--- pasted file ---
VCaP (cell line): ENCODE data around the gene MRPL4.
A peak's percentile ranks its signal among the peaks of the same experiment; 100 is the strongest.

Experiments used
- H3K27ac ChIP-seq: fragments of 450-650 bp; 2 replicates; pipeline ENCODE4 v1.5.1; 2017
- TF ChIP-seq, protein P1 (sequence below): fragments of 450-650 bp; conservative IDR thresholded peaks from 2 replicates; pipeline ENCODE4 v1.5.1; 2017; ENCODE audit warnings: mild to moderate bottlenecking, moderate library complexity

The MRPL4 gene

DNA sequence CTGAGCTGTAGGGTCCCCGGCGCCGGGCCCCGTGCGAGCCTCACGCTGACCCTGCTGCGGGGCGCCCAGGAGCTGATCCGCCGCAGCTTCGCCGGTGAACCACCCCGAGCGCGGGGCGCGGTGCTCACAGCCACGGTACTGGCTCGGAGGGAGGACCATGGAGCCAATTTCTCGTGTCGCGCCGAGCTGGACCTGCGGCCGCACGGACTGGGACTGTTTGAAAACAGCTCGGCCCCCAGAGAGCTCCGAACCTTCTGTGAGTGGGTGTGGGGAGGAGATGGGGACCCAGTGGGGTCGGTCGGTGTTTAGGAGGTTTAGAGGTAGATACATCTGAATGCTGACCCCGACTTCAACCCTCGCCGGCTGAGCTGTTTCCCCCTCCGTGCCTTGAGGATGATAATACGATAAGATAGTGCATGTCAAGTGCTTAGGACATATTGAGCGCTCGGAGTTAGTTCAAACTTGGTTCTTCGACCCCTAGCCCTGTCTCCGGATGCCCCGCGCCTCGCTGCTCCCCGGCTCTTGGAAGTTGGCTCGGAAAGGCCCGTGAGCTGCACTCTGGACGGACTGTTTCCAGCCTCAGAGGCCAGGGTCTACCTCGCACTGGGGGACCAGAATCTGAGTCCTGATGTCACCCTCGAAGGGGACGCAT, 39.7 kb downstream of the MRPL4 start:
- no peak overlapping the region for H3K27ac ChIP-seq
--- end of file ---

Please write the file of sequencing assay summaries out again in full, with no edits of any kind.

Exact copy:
VCaP (cell line): ENCODE data around the gene MRPL4.
A peak's percentile ranks its signal among the peaks of the same experiment; 100 is the strongest.

Experiments used
- H3K27ac ChIP-seq: fragments of 450-650 bp; 2 replicates; pipeline ENCODE4 v1.5.1; 2017
- TF ChIP-seq, protein P1 (sequence below): fragments of 450-650 bp; conservative IDR thresholded peaks from 2 replicates; pipeline ENCODE4 v1.5.1; 2017; ENCODE audit warnings: mild to moderate bottlenecking, moderate library complexity

The MRPL4 gene

DNA sequence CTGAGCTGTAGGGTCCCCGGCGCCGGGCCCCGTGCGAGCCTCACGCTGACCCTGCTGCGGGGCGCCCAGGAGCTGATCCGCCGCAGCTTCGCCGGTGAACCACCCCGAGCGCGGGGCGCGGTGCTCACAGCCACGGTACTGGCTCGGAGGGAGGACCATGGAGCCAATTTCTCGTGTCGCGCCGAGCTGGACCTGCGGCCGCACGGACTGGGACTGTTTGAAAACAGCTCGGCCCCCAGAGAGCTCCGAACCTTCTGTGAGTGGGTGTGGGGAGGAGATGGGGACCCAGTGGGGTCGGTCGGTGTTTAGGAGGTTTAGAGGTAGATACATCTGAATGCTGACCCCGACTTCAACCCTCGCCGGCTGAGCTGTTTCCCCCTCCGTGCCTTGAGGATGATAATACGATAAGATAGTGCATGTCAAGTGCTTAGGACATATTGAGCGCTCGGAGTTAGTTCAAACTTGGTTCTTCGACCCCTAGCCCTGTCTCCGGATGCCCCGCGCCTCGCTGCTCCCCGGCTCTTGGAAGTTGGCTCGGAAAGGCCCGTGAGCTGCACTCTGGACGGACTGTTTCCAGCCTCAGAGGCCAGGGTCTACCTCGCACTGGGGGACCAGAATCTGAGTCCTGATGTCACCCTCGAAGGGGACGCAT, 39.7 kb downstream of the MRPL4 start:
- no peak overlapping the region for H3K27ac ChIP-seq